Stephannie does not know who said, “And it’s the three that we can’t stand,” but it was not her. I can tell you it was Rebecca. Tsk!
Dalton is a little surprised they were even allowed to meet with the other tribe, noting that it did happen once before (Danni’s birthday, in Survivor: Guatemala). Jenna shares that on Survivor: All-Stars ), tribes were roped off from other tribes on the same island, and also instructed not to make contact. Colby did step over the lines one time, but it was considered an accident. The hosts joke about wanting to get away from naked Richard Hatch, but then the idea of chafing less during rainstorms almost makes it sound like a good idea. “Naked gay man with a million bucks?” No, that still sounds like a bad idea!
Pardon that frivolous moment, but I was trying to avoid writing about this next segment. Jenna professes her Ozzy love again, and Stephannie agrees he’s cute. Dalton may puke and thankfully moves us to the next segment, “Probst’s Thoughts.”
On “Probst’s Thoughts,” Jeff Probst records a message to the departing player. Jeff says, “Early on, you showed the ability to somehow stay in the middle without offending either of the sides. That’s a really nice skill in navigating in a game like this, because it keeps your options open and you’re not offending anybody.” He liked her beautiful smile and hopes she’s happy how things worked out. Stephannie likes Jeff’s dimple. Stephannie agrees with Jeff’s opinion of her. She says Jeff is married and it’s news to the hosts. Perhaps she’s wrong, I’m not sure. [Editor’s Note: As far as I know, she’s wrong.]
Dalton asks about the moment after the tribes realigned. Initially, she was impressed with her tribe. “We had some hammers,” she says (meaning, big guys), and three original Hiki members. She wasn’t thrilled being the last one chosen. She now thinks, “Maybe we were a little too arrogant, a little too confident, because of the muscle we had on our tribe.”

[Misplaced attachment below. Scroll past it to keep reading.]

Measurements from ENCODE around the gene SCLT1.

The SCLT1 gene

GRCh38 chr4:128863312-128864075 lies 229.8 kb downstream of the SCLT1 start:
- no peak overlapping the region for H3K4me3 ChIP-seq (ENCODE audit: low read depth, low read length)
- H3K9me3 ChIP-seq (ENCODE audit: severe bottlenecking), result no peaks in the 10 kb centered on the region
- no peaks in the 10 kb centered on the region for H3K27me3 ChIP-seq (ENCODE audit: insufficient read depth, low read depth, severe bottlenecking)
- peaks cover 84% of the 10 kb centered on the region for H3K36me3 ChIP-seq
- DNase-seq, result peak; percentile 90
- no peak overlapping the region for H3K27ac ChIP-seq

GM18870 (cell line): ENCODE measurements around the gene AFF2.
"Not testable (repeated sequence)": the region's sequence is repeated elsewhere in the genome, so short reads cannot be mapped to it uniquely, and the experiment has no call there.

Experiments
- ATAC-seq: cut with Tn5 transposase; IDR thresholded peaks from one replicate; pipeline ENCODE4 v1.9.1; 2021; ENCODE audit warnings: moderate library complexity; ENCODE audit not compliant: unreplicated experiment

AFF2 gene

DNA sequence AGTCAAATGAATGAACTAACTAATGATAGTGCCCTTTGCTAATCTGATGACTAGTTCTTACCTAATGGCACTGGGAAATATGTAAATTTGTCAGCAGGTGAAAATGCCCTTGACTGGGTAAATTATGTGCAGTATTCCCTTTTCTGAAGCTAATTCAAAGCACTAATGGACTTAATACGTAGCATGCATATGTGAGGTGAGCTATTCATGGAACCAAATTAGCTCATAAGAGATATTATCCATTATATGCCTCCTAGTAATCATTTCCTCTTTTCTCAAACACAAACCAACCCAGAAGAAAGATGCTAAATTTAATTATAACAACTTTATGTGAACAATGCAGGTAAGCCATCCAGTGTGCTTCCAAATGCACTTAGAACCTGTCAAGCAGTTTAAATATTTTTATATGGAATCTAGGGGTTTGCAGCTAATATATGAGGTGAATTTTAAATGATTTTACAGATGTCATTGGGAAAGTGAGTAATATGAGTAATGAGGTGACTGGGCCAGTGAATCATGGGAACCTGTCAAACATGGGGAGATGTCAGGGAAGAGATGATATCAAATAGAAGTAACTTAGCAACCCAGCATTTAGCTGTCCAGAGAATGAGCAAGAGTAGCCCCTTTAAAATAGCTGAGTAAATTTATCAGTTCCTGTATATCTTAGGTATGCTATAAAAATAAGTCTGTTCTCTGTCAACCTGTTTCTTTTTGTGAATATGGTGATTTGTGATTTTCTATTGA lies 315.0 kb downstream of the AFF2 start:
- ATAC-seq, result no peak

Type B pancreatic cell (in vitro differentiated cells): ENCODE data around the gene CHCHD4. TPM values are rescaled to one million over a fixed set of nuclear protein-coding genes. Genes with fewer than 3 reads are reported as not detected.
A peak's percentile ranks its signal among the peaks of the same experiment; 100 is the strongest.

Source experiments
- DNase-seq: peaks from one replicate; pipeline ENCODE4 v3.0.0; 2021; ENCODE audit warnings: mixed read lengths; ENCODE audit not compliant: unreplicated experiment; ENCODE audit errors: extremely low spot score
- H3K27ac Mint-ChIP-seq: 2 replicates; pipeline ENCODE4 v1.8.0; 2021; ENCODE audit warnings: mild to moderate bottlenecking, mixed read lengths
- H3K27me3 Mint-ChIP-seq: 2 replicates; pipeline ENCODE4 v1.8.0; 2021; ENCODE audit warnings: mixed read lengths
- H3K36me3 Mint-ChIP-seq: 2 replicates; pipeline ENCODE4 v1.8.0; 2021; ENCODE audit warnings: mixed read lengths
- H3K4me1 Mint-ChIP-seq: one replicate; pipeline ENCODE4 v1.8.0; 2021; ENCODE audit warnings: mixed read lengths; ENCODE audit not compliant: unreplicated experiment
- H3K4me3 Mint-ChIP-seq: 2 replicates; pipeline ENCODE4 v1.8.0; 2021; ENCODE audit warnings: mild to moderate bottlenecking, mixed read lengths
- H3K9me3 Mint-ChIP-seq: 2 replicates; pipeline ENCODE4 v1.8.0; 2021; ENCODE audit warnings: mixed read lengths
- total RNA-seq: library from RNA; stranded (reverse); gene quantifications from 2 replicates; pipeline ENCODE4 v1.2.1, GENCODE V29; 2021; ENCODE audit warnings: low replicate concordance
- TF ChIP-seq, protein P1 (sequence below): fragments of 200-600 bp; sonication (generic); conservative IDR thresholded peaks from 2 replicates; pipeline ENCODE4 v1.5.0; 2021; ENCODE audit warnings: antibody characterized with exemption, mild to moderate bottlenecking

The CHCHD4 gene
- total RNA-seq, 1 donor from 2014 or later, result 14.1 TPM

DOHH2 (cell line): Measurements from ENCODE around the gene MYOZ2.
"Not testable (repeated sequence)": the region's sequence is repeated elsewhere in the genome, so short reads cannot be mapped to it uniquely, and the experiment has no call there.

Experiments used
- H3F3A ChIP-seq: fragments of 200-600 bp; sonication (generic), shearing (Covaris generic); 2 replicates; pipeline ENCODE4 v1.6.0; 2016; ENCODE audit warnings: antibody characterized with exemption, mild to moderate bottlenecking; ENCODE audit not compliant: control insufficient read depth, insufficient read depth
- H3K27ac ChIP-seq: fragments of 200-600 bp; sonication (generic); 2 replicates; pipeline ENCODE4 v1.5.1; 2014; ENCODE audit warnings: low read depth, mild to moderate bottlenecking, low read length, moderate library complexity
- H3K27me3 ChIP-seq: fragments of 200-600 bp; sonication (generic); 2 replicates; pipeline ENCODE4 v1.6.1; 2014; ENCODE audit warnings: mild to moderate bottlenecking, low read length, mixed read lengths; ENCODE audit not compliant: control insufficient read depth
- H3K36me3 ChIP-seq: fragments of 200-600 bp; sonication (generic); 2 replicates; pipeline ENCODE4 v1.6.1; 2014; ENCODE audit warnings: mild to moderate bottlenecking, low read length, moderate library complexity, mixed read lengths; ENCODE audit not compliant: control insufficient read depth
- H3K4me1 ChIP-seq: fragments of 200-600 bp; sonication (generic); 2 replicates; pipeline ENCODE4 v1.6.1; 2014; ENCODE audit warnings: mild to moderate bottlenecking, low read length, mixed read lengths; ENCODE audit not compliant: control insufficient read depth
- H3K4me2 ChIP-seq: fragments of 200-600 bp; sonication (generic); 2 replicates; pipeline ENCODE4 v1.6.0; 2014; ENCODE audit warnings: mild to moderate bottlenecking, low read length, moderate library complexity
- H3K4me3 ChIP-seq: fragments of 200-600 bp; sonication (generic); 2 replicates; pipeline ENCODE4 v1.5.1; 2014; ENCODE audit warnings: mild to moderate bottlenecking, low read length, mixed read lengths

Rod from New York asks about the performance of the Hiki tribe. She admits they struggled right off the boat, literally. Jenna helpfully reminds us they almost lost to a tribe that was throwing the challenge!
Stephannie tells us the tribe was consciously trying to not portray the usual African-American stereotypes, and in fact wanted to go against those images. She reminds us, they couldn’t start a fire, and when they lost the first challenge they didn’t get a flint from Jeff. She says, “We looked really ridiculous in a lot of our situations. When the Latino tribe decided to throw the challenge, they almost caught us, it was really embarrassing. We didn’t know it at the time and were celebrating, as jubilant as you can be. But a win’s a win, however you get it. But we should have represented a little better, and I was disappointed overall in our performance.” We see a little clip of that celebration, including the Caucasian team laughing at them. Yes, it’s still funny to me.<--Previous 1 2 3 Next-->